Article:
Charles Goodnight (March 5, 1836- December 12, 1929) was a cowboy in the American West. He was born in Macoupin County, Illinois, the fourth child of Charles and Charlotte (Collier) Goodnight. He moved to Texas in 1846 with his mother and stepfather (Rev. Adam Sheek). In 1856, he became a cowboy, and served with the local militia fighting against the Comanche raiders. A year later, in 1857, Goodnight joined the Texas Rangers.

At the outbreak of the Civil War, he joined the Confederacy. Most of his time was spent as part of a frontier regiment guarding against raids by Indians.

On July 26, 1870, Goodnight married Mary Ann (Molly) Dyer, a schoolteacher from Weatherford. Mary Ann died in April of 1926. After his wife's death, Goodnight became sick, but was nursed back to health by Corinne Goodnight, a 26 year old nurse and telegraph operator from Butte, Montana, with whom Charles had been corresponding because of their shared surname.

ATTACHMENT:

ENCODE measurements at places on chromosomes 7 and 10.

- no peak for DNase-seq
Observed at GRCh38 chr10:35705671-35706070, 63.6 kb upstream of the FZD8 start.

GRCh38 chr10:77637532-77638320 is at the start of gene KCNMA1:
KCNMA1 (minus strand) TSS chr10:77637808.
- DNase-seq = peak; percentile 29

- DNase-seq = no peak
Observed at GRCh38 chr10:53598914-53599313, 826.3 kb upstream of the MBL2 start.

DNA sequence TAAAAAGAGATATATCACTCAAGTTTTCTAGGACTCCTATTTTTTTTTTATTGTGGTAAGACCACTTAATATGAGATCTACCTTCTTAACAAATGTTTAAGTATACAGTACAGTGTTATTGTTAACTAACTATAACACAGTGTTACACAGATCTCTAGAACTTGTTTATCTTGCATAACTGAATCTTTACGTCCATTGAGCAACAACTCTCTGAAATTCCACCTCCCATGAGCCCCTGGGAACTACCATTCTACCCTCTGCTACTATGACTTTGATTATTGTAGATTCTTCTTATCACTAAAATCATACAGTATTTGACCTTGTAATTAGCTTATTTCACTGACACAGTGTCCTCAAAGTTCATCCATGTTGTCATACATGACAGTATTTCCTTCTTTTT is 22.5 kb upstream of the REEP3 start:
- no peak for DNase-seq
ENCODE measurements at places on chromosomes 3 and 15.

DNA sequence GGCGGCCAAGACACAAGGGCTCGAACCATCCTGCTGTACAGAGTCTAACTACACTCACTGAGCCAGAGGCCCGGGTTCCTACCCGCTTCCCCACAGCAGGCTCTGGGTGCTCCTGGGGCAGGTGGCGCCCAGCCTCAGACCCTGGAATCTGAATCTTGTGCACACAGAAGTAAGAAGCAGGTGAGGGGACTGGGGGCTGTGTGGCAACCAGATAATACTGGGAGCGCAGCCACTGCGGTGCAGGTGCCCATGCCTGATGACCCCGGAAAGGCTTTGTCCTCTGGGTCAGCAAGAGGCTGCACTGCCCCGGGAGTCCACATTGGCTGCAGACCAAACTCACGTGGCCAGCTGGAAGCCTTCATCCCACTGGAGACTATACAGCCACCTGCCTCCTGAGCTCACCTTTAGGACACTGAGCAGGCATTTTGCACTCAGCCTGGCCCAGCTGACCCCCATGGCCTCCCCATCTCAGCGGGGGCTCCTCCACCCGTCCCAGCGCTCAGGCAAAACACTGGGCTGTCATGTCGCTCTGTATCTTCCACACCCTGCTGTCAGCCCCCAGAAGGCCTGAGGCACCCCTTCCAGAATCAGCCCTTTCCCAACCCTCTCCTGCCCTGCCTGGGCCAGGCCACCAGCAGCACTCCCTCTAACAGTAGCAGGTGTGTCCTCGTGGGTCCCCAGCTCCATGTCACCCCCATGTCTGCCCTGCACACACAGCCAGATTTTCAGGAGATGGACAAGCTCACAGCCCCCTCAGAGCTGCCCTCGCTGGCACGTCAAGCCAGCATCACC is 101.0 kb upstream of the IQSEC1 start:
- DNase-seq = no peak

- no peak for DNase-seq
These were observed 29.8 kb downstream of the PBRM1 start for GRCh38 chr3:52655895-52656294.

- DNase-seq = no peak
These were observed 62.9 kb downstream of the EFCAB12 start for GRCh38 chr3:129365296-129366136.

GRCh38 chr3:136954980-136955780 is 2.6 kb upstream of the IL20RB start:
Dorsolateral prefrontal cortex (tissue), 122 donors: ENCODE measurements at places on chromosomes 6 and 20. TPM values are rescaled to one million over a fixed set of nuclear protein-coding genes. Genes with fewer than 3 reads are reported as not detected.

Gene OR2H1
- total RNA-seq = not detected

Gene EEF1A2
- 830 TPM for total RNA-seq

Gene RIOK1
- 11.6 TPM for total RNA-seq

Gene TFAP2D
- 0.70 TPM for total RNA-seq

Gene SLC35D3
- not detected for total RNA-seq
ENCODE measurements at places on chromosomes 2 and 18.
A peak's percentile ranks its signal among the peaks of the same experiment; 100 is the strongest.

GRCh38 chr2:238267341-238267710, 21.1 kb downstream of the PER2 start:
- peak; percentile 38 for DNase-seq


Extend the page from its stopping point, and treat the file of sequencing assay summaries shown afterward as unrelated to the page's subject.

In his last years he mined in Mexico and tried to become a movie producer. On March 5, 1927, Charles turned 91 and married the very young Corinne Goodnight. Two years later, Goodnight died on December 12th in Phoenix, Arizona.

Several streets in the Texas panhandle are named after Goodnight. in addition to the Charles Goodnight Memorial Trail and the highway to Palo Duro Canyon State Scenic Park. Goodnight is also known for guiding Texas Rangers to the Indian camp where Cynthia Ann Parker was recaptured, and for later making a treaty with her son, Quanah Parker.

External Links


  • Charles Goodnight: Cowman and Plainsman, by J. Evetts Haley
  • Texas Ranchmen, by Dorothy Abbott McCoy
  • The New Handbook of Texas, Texas State Historical Association